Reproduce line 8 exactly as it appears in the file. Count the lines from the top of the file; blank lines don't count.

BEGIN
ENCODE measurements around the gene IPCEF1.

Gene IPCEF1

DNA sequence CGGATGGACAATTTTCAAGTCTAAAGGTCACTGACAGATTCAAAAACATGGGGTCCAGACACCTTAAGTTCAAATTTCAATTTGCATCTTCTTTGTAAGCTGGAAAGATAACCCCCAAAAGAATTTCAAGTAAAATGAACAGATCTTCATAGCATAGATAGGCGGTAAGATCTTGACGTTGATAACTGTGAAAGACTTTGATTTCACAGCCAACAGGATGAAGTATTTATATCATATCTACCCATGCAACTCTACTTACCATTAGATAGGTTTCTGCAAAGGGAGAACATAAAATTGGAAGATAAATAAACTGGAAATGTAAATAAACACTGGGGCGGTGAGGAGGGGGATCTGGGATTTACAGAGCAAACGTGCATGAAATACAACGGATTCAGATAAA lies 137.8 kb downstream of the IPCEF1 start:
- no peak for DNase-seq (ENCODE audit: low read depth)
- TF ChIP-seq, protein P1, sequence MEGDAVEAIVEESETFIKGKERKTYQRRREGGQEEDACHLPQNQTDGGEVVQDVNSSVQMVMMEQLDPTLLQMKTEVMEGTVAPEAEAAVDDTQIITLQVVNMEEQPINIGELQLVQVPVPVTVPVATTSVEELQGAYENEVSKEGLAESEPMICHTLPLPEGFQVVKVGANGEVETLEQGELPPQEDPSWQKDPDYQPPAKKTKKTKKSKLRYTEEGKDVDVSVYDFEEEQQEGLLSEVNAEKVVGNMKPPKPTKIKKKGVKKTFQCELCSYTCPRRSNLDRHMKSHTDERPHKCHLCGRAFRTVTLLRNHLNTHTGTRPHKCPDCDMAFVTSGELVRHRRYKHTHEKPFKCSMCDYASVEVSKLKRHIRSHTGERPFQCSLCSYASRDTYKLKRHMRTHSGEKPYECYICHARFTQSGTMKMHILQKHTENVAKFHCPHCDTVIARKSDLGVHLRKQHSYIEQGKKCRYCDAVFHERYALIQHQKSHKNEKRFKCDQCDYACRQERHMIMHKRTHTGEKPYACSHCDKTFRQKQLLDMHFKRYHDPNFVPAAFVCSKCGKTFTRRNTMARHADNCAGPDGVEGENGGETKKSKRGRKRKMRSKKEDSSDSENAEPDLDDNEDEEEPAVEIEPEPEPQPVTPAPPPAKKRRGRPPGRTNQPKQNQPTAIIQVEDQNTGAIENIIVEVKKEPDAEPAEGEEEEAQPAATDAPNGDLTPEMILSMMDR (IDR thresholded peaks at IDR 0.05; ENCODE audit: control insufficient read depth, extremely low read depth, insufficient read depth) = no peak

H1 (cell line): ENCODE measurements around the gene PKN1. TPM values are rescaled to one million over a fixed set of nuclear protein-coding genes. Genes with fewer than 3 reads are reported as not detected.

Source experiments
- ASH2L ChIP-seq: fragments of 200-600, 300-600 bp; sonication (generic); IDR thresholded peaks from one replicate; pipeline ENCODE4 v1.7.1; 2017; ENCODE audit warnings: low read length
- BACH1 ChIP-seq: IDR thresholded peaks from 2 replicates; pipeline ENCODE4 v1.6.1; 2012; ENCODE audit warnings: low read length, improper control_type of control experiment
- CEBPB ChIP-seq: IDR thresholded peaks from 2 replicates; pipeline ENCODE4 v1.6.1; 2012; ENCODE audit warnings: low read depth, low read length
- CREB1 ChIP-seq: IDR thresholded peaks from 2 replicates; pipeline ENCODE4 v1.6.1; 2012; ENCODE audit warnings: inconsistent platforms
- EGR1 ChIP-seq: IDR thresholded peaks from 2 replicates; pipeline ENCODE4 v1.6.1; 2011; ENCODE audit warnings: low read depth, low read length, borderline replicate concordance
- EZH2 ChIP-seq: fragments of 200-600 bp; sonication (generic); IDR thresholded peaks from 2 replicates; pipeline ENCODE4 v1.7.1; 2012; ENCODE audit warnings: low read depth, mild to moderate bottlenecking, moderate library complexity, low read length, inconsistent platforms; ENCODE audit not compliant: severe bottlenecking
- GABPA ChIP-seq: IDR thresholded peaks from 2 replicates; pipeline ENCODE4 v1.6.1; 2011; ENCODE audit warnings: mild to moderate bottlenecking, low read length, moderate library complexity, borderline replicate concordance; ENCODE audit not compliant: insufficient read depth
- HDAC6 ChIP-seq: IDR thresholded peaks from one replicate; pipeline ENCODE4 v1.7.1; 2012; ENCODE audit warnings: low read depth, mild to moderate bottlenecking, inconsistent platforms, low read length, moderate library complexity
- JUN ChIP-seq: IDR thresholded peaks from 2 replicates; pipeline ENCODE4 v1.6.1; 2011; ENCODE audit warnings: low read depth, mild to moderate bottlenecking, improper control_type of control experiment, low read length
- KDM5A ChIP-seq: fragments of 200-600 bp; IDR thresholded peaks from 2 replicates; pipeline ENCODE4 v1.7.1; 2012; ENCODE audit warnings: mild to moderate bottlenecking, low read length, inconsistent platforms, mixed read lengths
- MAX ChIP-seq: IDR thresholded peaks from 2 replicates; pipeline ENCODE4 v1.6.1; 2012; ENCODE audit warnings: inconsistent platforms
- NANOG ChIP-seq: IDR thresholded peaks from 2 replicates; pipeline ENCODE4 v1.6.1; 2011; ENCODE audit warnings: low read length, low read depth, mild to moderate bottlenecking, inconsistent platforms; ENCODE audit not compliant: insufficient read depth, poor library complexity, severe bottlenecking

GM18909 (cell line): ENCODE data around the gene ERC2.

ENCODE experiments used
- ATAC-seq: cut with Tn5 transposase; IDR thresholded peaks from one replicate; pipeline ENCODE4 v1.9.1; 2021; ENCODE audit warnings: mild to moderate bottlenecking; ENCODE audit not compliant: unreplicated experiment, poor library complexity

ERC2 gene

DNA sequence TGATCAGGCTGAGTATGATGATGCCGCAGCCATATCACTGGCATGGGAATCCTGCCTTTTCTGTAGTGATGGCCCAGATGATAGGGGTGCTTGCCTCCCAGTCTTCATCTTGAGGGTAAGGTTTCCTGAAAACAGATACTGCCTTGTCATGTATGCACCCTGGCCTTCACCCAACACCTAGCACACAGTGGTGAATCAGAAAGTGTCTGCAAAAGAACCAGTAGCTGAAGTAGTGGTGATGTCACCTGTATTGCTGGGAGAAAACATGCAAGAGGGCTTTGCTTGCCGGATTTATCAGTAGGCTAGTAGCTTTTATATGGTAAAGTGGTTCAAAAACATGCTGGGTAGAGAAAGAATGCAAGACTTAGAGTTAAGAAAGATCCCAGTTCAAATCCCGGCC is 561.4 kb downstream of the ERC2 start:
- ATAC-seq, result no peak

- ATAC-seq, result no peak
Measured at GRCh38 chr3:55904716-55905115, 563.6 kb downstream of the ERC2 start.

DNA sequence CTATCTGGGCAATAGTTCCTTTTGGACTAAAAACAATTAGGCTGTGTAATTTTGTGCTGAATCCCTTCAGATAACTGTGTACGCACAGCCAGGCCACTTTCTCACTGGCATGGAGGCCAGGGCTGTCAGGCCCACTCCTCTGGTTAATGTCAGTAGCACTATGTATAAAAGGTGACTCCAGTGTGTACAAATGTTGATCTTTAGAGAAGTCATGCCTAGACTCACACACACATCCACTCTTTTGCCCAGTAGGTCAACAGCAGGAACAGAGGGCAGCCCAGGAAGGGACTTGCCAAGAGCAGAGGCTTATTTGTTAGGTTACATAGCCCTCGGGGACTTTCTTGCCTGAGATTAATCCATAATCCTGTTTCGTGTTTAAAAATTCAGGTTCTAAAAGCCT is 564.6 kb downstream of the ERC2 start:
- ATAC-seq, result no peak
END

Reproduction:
- ASH2L ChIP-seq: fragments of 200-600, 300-600 bp; sonication (generic); IDR thresholded peaks from one replicate; pipeline ENCODE4 v1.7.1; 2017; ENCODE audit warnings: low read length